When the new governor takes office in just over a week, it will once again be safe in Maryland to say the words "smart growth."
With O'Malley taking office, Marylanders could see a push for mass transit and state control over where new houses go for the thousands expected to move here because of a hot job market and military realignment. And state residents should expect the revival of the concept of Smart Growth, popularized by former Democratic Gov. Parris Glendening.
The idea -- that government should use resources to steer growth to urban areas and away from rural vistas -- was a favorite of Glendening's, but it fell out of favor when Ehrlich took office four years ago.
Ehrlich dismantled the cabinet-level Office of Smart Growth started by Glendening, a move Ehrlich said would spread the concept to all state agencies but critics said indicated a reluctance to implement Smart Growth ideas.
"I feel like Smart Growth was mostly buried under the Ehrlich administration," said Del. William Bronrott, a Montgomery Democrat. "The Smart Growth flag was flying high under Glendening. Then it was lowered to half-mast under Ehrlich."
O'Malley plans to revive the Office of Smart Growth, and he will create an office to plan for military growth, spokesman Rick Abbruzzese said. O'Malley also plans to look into more mass transit, Abbruzzese said, including the possible extension of Washington's subway system to Baltimore/Washington International Thurgood Marshall Airport.
And this news actually comes on the heels of a story from last week about an effort in the General Assembly to create regional planning groups.
The Chesapeake Bay Foundation is pushing legislation to control suburban sprawl in Maryland by creating regional authorities that could overrule local governments and veto large development projects.
Proponents say the goal is to promote regional planning and avoid clashes such as the one last year over the Blackwater Resort, a proposed 3,200-home development that initially was approved by local government, then criticized as too large and too close to a wildlife refuge. It was eventually scaled back to 675 homes.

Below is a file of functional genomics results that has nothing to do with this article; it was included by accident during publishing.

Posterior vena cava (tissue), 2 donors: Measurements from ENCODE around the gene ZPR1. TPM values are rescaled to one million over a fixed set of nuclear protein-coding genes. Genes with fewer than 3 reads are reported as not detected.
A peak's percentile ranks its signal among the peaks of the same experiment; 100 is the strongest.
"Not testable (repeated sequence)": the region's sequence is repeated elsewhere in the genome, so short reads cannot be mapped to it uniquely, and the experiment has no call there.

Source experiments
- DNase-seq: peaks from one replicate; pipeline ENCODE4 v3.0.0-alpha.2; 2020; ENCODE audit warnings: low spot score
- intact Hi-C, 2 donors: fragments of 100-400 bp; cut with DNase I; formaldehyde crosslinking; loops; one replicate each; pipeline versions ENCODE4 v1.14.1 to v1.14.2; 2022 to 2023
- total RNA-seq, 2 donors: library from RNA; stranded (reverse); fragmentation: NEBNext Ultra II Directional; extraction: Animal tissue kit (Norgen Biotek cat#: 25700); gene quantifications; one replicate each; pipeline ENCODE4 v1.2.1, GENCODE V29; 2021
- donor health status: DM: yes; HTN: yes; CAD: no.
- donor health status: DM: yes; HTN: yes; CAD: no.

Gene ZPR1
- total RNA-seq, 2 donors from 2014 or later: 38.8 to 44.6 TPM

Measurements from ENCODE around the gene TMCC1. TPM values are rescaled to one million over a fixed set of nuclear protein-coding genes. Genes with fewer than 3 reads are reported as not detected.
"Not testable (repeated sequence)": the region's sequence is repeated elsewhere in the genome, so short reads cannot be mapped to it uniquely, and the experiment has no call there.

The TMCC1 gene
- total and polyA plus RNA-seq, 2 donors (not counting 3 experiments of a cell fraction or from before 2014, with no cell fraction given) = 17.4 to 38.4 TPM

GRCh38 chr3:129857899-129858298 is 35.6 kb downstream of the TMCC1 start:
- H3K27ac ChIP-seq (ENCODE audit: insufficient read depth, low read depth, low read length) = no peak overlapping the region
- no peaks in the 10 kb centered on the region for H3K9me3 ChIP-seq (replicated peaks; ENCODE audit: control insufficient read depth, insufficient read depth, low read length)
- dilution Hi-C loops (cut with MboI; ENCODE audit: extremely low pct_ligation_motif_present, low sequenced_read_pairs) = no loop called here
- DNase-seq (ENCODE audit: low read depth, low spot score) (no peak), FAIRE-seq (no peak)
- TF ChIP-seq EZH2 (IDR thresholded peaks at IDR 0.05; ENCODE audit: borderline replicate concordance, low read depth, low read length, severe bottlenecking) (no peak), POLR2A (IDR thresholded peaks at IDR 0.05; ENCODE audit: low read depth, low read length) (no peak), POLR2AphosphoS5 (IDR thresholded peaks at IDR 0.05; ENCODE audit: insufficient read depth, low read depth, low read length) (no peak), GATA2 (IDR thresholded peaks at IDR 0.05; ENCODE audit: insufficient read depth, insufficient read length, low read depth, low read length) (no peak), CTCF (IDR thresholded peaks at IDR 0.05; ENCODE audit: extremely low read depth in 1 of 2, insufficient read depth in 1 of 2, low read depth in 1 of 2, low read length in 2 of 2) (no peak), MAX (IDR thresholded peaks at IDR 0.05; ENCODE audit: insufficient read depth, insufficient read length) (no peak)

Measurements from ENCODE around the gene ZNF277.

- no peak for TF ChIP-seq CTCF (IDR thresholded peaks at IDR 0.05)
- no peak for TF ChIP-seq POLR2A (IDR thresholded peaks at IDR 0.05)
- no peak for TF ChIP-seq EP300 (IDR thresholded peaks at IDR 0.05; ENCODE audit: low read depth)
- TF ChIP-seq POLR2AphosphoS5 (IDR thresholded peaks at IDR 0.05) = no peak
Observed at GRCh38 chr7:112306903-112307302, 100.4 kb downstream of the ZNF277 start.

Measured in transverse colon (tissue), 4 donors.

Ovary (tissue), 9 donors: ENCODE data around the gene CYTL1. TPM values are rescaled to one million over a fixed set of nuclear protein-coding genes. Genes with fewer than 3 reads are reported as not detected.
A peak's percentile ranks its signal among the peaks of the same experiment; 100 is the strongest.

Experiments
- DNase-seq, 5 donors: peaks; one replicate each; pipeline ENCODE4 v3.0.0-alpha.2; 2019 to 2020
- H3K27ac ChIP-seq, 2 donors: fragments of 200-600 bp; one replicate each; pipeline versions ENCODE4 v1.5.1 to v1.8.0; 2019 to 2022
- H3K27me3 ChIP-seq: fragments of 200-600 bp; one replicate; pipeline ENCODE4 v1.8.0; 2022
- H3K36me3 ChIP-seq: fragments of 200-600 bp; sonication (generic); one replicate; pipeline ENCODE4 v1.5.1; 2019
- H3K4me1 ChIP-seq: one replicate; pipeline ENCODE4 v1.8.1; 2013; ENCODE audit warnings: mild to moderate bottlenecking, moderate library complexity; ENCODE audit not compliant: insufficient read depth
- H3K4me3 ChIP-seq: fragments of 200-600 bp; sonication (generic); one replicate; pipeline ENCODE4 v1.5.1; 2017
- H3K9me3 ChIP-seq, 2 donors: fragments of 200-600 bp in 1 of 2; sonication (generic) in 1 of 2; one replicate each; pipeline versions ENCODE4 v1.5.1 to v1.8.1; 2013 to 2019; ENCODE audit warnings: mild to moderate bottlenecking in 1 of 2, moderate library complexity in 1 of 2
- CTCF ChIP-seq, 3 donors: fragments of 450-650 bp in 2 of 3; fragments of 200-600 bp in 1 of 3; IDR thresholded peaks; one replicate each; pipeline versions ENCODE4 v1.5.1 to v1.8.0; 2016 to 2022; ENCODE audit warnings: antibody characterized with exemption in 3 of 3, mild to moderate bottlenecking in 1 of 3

"What's become clear to us is [that] these very large, mega-developments really have regional impacts, and we need to look at them from a regional perspective," said Kim Coble, a foundation director.
Under the legislation, seven planning committees made up of local and state officials would represent zones from the Eastern Shore to Western Maryland and vote on large projects. These authorities would also write comprehensive plans for their regions and add a second level of government scrutiny to what now are local decisions.
Vermont has used regional planning commissions since the 1970s. A similar program in Florida was watered down.
The dance begins. As these programs and legislation move forward, finding the balance between local, regional and state control over growth is going to be difficult. Although I'm firmly in support of keeping local matters local, there is no doubt that growth creates regional problems that local governments don't have the ability or desire to deal with (I'm looking at you, Frederick and Carroll Counties, and all the commuters you dump on our roads).
Furthermore, in order to have any realistic chances of getting a decent public transportation system in central Maryland, it will require a concerted effort from all local governments, as well as the state and any friends we may have in the federal government.